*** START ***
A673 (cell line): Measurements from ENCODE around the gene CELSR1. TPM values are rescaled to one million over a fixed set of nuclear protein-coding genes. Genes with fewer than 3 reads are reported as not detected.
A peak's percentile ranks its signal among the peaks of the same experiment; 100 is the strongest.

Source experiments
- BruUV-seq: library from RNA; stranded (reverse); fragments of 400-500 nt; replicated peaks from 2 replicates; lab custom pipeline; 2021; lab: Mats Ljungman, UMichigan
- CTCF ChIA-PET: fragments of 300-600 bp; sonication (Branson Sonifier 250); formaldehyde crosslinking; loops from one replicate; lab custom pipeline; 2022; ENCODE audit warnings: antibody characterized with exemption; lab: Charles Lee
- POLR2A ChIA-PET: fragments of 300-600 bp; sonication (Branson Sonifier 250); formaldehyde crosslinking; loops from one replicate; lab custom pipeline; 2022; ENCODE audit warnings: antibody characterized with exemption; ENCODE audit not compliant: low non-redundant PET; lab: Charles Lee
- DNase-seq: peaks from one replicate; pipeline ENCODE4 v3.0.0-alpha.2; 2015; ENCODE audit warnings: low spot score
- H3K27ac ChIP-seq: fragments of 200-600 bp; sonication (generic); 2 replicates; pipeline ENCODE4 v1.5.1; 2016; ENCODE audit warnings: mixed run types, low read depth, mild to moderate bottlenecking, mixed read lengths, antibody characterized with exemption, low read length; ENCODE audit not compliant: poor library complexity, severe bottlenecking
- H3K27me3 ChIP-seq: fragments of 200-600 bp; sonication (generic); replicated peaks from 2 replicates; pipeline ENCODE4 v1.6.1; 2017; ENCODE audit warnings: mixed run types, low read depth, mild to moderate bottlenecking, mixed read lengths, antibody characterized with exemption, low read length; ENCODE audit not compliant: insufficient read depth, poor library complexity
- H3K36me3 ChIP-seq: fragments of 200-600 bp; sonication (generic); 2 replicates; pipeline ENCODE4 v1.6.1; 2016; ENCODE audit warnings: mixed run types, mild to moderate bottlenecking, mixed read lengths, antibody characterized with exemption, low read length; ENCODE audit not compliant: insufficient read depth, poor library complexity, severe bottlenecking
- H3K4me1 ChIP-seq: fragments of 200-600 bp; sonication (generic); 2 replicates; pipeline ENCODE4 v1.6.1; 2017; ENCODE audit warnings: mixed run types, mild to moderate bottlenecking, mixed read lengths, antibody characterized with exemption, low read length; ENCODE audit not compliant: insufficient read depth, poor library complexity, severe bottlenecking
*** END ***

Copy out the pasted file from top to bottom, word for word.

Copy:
A673 (cell line): Measurements from ENCODE around the gene CELSR1. TPM values are rescaled to one million over a fixed set of nuclear protein-coding genes. Genes with fewer than 3 reads are reported as not detected.
A peak's percentile ranks its signal among the peaks of the same experiment; 100 is the strongest.

Source experiments
- BruUV-seq: library from RNA; stranded (reverse); fragments of 400-500 nt; replicated peaks from 2 replicates; lab custom pipeline; 2021; lab: Mats Ljungman, UMichigan
- CTCF ChIA-PET: fragments of 300-600 bp; sonication (Branson Sonifier 250); formaldehyde crosslinking; loops from one replicate; lab custom pipeline; 2022; ENCODE audit warnings: antibody characterized with exemption; lab: Charles Lee
- POLR2A ChIA-PET: fragments of 300-600 bp; sonication (Branson Sonifier 250); formaldehyde crosslinking; loops from one replicate; lab custom pipeline; 2022; ENCODE audit warnings: antibody characterized with exemption; ENCODE audit not compliant: low non-redundant PET; lab: Charles Lee
- DNase-seq: peaks from one replicate; pipeline ENCODE4 v3.0.0-alpha.2; 2015; ENCODE audit warnings: low spot score
- H3K27ac ChIP-seq: fragments of 200-600 bp; sonication (generic); 2 replicates; pipeline ENCODE4 v1.5.1; 2016; ENCODE audit warnings: mixed run types, low read depth, mild to moderate bottlenecking, mixed read lengths, antibody characterized with exemption, low read length; ENCODE audit not compliant: poor library complexity, severe bottlenecking
- H3K27me3 ChIP-seq: fragments of 200-600 bp; sonication (generic); replicated peaks from 2 replicates; pipeline ENCODE4 v1.6.1; 2017; ENCODE audit warnings: mixed run types, low read depth, mild to moderate bottlenecking, mixed read lengths, antibody characterized with exemption, low read length; ENCODE audit not compliant: insufficient read depth, poor library complexity
- H3K36me3 ChIP-seq: fragments of 200-600 bp; sonication (generic); 2 replicates; pipeline ENCODE4 v1.6.1; 2016; ENCODE audit warnings: mixed run types, mild to moderate bottlenecking, mixed read lengths, antibody characterized with exemption, low read length; ENCODE audit not compliant: insufficient read depth, poor library complexity, severe bottlenecking
- H3K4me1 ChIP-seq: fragments of 200-600 bp; sonication (generic); 2 replicates; pipeline ENCODE4 v1.6.1; 2017; ENCODE audit warnings: mixed run types, mild to moderate bottlenecking, mixed read lengths, antibody characterized with exemption, low read length; ENCODE audit not compliant: insufficient read depth, poor library complexity, severe bottlenecking